Reexamination of stock liquidity risk with a relative measure
Purpose - Negative relationship between the return of a stock and its liquidity suggests that the illiquid stocks are riskier than liquid stocks. Thus, researchers tend to include the stock liquidity as a variable in asset pricing models, where the stock and market liquidities are usually considered as independent. The purpose of this paper is to reexamine the relationship between the return of a stock and its liquidity by using a relative measure that links the individual stock liquidity with market-wide liquidity. Design/methodology/approach - Multivariate regressions are employed to examine the effect of relative market liquidity on the stock return while controlling the effects of other factors. Findings - Negative relationship between the stock return and liquidity is confirmed, but the relationship is not linear. It is found that the relative measure of liquidity is not a substitute, but complement to other liquidity measures used in prior studies. It is also found that fluctuation in relative stock liquidity does not positively affect the return. Research limitations/implications - The study is conducted on New York Stock Exchange and American Stock Exchange exchanges using monthly data. The robustness tests using the daily or weekly data are not conducted. Practical implications - Findings may suggest that investors do not seriously concern about the fluctuations of individual stock liquidity, provided that the stock liquidity is higher than the average market liquidity. Originality/value - For the first time, the liquidity risk is tested using a relative measure instead of an absolute measure. Since fluctuation in stock liquidity does not positively affect the return, a new question arises whether the variability in liquidity can reflect the liquidity risk.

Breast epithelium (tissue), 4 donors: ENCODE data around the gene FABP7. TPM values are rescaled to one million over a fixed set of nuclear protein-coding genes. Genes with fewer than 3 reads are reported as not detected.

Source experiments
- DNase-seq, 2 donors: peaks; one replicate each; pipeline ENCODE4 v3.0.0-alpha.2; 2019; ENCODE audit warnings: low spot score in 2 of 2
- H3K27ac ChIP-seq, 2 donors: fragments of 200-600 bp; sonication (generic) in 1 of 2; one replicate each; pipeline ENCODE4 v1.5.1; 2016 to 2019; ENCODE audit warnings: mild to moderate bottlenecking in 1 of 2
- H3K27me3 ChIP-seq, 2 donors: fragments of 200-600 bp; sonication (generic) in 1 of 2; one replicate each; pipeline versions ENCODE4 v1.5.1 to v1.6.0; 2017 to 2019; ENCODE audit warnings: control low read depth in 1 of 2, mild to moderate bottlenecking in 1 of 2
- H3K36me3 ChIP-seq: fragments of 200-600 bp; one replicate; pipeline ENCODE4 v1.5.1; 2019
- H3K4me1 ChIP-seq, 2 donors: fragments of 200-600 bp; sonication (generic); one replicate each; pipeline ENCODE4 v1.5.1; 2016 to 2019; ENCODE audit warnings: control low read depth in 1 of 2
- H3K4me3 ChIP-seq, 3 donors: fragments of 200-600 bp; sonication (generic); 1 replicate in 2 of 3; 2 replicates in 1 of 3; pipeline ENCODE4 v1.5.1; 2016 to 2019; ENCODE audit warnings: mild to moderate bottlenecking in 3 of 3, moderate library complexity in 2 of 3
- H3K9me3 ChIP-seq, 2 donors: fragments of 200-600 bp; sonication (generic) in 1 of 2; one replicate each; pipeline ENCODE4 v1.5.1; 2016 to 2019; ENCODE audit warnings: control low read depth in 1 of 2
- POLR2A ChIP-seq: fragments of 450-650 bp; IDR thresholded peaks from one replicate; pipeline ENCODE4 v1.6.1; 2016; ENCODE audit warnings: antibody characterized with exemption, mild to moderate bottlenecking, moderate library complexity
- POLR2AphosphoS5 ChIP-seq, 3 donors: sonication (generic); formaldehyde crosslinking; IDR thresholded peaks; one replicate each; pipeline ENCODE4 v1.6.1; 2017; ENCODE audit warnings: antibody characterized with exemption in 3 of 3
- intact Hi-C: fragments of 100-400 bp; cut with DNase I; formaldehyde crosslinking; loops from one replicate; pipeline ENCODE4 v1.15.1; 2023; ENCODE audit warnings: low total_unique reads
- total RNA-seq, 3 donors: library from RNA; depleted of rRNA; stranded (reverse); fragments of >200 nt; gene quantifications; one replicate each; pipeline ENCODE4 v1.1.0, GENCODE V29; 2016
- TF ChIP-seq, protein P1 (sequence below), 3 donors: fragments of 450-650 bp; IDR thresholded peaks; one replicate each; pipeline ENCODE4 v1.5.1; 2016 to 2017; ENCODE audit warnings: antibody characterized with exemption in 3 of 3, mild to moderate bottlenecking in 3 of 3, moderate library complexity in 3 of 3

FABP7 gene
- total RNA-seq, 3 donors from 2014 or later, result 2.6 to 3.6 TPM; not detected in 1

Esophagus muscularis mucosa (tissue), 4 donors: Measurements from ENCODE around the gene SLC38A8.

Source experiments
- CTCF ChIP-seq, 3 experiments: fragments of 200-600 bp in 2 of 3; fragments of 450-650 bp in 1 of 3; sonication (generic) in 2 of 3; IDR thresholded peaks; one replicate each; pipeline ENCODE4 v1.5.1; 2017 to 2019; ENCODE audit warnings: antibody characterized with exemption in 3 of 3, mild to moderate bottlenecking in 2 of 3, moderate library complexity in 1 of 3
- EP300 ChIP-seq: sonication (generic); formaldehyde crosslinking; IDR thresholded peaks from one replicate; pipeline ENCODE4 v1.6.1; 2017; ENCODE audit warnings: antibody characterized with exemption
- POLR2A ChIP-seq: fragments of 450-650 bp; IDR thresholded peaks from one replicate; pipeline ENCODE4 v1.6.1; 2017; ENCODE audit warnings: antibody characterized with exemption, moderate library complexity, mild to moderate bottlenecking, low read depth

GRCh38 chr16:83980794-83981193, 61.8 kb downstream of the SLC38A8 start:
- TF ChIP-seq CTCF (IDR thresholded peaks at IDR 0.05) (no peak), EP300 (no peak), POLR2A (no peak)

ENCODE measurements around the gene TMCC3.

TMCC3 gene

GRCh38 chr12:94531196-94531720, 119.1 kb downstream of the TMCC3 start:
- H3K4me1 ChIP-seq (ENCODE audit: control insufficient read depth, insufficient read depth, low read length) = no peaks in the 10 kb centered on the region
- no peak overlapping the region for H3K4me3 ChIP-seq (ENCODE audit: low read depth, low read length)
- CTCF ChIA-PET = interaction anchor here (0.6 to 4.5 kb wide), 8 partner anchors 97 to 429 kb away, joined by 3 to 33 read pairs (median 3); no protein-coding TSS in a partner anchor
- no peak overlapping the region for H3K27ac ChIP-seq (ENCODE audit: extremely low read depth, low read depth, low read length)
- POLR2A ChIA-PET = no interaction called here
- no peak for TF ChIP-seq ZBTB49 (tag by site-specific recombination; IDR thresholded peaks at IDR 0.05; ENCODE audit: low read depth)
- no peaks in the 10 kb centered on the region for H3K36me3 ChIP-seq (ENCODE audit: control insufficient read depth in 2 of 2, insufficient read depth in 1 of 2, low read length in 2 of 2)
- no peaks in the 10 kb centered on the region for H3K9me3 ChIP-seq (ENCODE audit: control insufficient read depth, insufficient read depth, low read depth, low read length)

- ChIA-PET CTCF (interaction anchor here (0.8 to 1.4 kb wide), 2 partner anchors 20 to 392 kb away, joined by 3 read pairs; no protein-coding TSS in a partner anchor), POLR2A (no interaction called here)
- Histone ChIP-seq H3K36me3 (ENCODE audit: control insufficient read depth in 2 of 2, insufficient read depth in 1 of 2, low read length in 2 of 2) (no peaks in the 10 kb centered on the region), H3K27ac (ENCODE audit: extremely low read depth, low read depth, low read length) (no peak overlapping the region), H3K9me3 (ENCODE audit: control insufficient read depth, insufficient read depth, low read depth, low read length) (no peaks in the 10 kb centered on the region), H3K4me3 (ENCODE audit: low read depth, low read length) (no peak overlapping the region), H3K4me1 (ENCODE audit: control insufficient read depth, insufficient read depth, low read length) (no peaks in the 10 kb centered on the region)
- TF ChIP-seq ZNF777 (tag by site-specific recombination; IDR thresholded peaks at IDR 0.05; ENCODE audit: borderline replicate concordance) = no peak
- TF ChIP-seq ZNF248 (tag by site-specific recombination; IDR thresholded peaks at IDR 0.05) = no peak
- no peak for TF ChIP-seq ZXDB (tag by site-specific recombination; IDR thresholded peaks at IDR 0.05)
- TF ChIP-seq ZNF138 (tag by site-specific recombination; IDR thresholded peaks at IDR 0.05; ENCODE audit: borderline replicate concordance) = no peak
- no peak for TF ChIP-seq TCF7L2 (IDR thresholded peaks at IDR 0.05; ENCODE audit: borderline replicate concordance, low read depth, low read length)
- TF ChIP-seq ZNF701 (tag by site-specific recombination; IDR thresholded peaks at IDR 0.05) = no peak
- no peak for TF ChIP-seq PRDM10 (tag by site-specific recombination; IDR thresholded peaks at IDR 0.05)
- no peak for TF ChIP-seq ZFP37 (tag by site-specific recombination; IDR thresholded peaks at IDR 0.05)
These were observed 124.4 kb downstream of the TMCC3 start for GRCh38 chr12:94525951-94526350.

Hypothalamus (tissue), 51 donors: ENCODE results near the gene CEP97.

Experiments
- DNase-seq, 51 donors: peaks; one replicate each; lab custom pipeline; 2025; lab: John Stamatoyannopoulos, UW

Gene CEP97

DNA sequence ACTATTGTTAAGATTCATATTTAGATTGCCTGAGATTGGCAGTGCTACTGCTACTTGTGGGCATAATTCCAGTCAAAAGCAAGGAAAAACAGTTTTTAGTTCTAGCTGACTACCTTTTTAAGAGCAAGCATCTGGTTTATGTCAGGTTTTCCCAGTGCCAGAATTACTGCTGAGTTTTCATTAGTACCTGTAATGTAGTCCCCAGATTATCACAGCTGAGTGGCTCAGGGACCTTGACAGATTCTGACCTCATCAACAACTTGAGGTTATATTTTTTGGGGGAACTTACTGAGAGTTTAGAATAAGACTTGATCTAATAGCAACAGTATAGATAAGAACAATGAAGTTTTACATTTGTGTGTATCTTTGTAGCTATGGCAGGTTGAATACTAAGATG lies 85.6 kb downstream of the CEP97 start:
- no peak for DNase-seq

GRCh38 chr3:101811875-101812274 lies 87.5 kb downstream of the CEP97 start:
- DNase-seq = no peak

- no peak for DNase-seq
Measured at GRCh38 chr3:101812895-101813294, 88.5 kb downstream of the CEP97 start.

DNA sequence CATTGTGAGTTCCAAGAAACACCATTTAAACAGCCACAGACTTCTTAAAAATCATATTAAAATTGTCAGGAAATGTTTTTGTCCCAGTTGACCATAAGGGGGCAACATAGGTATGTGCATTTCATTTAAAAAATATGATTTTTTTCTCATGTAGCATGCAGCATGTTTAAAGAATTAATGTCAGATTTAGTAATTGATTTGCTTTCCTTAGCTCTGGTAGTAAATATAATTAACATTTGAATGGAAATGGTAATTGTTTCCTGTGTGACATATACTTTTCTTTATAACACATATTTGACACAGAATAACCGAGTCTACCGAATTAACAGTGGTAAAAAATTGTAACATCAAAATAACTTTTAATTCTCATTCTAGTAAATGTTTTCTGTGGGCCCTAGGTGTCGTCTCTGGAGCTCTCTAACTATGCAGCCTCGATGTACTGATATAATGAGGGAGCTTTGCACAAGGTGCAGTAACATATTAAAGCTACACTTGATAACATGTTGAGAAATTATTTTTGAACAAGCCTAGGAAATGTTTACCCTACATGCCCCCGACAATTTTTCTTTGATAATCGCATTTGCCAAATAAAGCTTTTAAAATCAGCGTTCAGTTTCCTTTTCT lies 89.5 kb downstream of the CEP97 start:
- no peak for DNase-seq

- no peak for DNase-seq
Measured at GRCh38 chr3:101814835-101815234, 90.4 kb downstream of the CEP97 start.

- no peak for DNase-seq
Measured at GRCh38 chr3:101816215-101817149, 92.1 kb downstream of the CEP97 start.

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Volume (Year): 26 (2009)
Issue (Month): 1 (March)
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